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In Illustrator CS5 One-on-One: Mastery, the third and final part of the comprehensive Illustrator One-on-One series, author and industry expert Deke McClelland shows how to take advantage of the wide array of dynamic effects in Illustrator CS5. Deke explores Illustrator’s powerful Gradient Mesh feature, great for creating photorealistic airbrushing effects. He also covers graphic styles, the liquify tools, envelope-style distortions, the new Bristle Brushes, 3D text, and perspective drawing. Exercise files accompany the course.
All right, so after about seven or eight minutes worth of work here, this is the effect I've come up with so far. It's called Manually assigned colors.ai and it's found inside the 24_gradients folder. And incidentally, if you're ever trying to gauge the colors inside of a shape and you don't want all those selection edges in the way, all you do is that same keyboard shortcut we've been using all this time, Ctrl+H or Command+H on a Mac, to hide the selection or Ctrl+H or Command+H again to bring it back. Now, a couple of other things I want you to note. In addition to Shift+Clicking to lift colors from the tracing template, you can Shift+Click in order to lift colors from inside the gradients as well.
So let's say, for example, that I want these two points to be lighter, so that we have a highlight at this location. I'm working with my White Arrow tool. So I clicked on one. I Shift+Clicked on the other. I'll press the I key to switch over to the Eyedropper and I will Shift+Click once again. So Shift+Clicking will go ahead and lift that color and assign it to the active attribute, regardless of whether you're Shift+Clicking on the original tracing template or within the gradient mesh as you're working on it. Now, one, if you want to make some adjustments to the colors manually, inside the Color panel, for example? Well, than in that case what I recommend you do is work with HSB, the HSB Color model, and you can get to it by the way by going up to the Color panel flyout menu and choosing HSB.
And the advantage of HSB is you can decide, all right, I want to stick with red, which is 0 degrees by the way, is the hue value, and I want to make sure that I'm sticking with red the whole time. And then if I decide I want to brighten up these colors a little bit, I'll increase that Brightness value, but what you have to make sure you do, if you're going to increase the Brightness, notice that you're going to bring a tone of warmth into that area of the pepper. And if you take a close look at how the colors and the peppers are organized in the first place, you'll see that they drift into these sort of blues, at least by comparison they look to be a little blue. What they really are is low saturation reds.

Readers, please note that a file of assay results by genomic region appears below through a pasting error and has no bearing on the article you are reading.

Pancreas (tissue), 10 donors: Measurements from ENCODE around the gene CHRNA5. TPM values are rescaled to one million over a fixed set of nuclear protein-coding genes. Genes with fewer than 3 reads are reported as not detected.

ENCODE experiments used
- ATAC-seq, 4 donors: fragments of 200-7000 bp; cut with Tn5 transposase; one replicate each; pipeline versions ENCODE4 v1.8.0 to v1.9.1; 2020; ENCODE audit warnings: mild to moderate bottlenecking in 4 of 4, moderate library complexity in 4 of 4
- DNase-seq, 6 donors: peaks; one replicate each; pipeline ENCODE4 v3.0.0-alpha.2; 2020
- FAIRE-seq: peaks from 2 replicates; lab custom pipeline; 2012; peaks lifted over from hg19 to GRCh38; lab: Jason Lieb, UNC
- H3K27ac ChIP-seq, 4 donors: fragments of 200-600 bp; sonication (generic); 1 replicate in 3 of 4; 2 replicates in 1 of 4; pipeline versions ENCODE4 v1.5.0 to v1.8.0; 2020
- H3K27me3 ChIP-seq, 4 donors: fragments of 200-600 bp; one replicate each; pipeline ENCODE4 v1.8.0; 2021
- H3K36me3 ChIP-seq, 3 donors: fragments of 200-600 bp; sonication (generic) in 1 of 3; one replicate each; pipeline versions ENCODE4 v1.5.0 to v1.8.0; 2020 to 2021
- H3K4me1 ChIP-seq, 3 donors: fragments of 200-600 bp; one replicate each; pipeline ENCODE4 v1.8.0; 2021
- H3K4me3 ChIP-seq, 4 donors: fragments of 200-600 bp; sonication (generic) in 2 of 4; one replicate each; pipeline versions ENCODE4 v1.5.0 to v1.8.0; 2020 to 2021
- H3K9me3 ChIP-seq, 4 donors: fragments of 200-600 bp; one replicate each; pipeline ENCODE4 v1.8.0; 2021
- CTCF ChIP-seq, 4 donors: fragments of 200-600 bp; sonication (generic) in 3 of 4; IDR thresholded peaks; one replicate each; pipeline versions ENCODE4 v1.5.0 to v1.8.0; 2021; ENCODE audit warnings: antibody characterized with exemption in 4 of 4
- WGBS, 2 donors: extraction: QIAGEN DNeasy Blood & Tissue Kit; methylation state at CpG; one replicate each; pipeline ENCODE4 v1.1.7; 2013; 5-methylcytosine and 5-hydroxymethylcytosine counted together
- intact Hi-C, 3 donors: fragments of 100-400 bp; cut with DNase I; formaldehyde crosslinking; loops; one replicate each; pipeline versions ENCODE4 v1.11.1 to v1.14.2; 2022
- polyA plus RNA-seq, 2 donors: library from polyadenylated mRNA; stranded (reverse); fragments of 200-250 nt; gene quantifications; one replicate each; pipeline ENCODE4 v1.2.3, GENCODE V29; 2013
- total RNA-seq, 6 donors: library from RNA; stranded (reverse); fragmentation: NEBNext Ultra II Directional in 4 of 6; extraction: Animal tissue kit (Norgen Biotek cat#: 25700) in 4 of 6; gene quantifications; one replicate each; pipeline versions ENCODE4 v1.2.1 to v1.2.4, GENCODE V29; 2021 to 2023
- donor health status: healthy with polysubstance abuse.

So what I recommend you do is, if you're going to increase the Brightness, then take down the Saturation a little bit; if you're going to decrease the Brightness, then pump up the Saturation, because that way you won't get oversaturated highlights and you won't get under saturated dead shadows. Anyway, I'm going to take this Saturation value down to let's say about 54, and the values will change on you a little bit. They'll spring, because we're working in the RGB mode and the Illustrator is trying to match the closest RGB equivalent to these HSB values. All right, now I'm going to press the A key to switch back to my Black Arrow tool, and I'm going to select a couple of colors right there, a couple of these anchor points, in order to make them active.
I'm going to just manually adjust my HSB values this time around. I'm going to enter, as always, the Hue value of 90 degrees, then I'm going to pump up the Saturation value to 90%, and I'm going to take the Brightness value down to 62%. So this time around I'm compensating for a low Brightness value with a high Saturation value, because if I let the Saturation value drop, notice I end up getting this horrible gray right there and it doesn't look very dark either. So Saturation is going to infuse that shadow with color and it's going to make it appear deeper as well. All right, let's try a couple of other things here.
I'll grab this point and I'll press the I key to get my Eyedropper and I'll Shift+Click in order to lift that color. I should have selected that point in the first place, but I just forgot to I guess, and now I'll press the A key to grab my White Arrow tool and I'll click and Shift+Click on these pair of colors right there and I'm going manually adjust them. Once again, I'm going to change the Hue value to 0 degrees, I'm going to take the Saturation value down to 74%, and I'm going to take the Brightness value up to 70%, so that we get this nice even red shade right there.
So again, different ways to work. If you want to go in and manually adjust those color values, that's the way I recommend you do it. You may find that Illustrator, every once in a while, because we're working once again in the RGB mode, that it bounces you back to the RGB sliders. In which case, if it does that, I very much recommend that you don't tweak the RGB sliders. They're just harder to work with, where shading and tinting is concerned, and you just go ahead and go to your flyout menu, switch back to HSB, and edit your colors in this model. All right, so that's how you go about finessing the colors of your anchor points.
In the next exercise, we're going to begin working on these background objects and I'm going to show you a different way to create a gradient mesh.
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